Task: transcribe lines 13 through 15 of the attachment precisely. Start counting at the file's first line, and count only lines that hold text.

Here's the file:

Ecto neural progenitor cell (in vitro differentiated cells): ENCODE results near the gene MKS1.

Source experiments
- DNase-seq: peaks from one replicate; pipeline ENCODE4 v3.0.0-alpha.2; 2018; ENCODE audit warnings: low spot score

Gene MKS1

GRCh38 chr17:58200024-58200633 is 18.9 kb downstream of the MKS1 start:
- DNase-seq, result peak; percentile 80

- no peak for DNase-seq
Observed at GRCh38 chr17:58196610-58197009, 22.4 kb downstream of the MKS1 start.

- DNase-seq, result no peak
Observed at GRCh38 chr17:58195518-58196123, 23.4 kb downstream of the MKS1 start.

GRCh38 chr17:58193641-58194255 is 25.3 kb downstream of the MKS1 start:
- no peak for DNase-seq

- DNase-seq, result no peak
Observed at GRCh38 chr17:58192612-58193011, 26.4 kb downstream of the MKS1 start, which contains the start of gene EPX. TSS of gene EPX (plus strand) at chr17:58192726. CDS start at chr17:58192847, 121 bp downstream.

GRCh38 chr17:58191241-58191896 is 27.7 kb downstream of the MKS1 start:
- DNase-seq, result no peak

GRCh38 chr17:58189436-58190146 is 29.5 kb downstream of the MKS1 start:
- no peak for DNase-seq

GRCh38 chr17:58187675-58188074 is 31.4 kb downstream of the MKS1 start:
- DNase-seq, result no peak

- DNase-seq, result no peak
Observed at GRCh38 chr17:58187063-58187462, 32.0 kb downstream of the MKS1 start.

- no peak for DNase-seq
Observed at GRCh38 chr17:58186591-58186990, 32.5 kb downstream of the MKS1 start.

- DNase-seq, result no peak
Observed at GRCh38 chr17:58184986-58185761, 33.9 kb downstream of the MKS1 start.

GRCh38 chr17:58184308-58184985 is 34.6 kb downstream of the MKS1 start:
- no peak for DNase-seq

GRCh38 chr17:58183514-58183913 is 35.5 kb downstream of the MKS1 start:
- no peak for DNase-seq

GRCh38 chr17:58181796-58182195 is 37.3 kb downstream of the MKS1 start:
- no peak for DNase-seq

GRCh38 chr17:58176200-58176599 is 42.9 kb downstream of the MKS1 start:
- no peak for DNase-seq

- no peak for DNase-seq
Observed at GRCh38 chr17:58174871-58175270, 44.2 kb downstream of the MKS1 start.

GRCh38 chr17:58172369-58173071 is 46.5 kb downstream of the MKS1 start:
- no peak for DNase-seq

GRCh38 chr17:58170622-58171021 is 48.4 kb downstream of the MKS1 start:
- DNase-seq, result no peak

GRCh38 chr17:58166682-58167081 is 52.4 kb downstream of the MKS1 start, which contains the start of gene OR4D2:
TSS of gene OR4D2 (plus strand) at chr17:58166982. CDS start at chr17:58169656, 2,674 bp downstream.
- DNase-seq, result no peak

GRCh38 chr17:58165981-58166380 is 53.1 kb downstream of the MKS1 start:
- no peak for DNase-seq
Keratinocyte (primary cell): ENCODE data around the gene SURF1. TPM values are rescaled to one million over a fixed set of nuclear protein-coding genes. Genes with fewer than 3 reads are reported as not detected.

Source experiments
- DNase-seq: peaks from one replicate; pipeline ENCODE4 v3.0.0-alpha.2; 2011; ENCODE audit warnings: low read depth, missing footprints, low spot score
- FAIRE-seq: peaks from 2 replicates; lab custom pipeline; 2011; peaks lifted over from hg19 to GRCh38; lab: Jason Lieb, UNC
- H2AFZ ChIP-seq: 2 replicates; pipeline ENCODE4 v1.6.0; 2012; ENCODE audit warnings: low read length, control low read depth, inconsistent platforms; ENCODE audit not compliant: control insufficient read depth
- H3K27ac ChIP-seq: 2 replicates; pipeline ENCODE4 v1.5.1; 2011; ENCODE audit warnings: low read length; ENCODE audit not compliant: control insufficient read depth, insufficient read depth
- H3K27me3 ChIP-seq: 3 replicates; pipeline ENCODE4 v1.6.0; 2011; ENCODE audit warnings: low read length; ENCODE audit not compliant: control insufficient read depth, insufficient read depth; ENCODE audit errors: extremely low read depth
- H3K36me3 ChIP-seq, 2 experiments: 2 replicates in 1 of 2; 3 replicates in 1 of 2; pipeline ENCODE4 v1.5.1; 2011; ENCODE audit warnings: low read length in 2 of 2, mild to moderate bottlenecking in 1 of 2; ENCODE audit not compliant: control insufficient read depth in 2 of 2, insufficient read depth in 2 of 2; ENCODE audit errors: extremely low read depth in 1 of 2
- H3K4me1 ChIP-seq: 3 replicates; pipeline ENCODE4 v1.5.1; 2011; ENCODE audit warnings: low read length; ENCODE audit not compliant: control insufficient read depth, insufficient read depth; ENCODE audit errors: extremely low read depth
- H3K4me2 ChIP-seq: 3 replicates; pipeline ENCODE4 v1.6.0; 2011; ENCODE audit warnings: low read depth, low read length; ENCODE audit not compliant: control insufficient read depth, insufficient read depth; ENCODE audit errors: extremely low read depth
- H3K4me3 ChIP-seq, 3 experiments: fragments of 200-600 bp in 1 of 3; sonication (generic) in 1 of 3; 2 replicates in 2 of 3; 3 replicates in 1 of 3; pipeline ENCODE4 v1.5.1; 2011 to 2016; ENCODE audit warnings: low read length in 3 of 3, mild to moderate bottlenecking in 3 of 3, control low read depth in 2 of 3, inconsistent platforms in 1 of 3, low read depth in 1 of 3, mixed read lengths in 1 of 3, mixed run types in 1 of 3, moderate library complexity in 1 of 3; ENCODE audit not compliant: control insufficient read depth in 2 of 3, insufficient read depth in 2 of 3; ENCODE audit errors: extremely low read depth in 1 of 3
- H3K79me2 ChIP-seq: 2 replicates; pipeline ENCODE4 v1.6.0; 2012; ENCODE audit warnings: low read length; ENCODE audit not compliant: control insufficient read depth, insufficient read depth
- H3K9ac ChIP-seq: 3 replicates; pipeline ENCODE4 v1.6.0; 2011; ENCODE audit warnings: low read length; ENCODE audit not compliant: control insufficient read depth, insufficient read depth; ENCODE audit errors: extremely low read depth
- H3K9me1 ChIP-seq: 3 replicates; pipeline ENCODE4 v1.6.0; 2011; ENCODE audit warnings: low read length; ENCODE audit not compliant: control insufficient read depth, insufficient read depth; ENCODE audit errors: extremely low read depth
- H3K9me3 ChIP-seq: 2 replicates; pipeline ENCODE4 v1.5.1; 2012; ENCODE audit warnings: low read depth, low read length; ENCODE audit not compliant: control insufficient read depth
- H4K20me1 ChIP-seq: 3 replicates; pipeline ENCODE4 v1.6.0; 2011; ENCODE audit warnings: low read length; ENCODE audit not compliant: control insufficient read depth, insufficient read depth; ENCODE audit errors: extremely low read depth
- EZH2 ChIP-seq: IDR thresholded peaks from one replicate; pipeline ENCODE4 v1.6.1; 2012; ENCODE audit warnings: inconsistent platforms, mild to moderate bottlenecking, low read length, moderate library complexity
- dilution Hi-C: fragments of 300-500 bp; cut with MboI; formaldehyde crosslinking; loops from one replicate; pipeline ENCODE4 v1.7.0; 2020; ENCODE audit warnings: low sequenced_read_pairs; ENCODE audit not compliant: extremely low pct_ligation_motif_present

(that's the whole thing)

- DNase-seq, result no peak
Observed at GRCh38 chr17:58192612-58193011, 26.4 kb downstream of the MKS1 start, which contains the start of gene EPX. TSS of gene EPX (plus strand) at chr17:58192726. CDS start at chr17:58192847, 121 bp downstream.

GRCh38 chr17:58191241-58191896 is 27.7 kb downstream of the MKS1 start: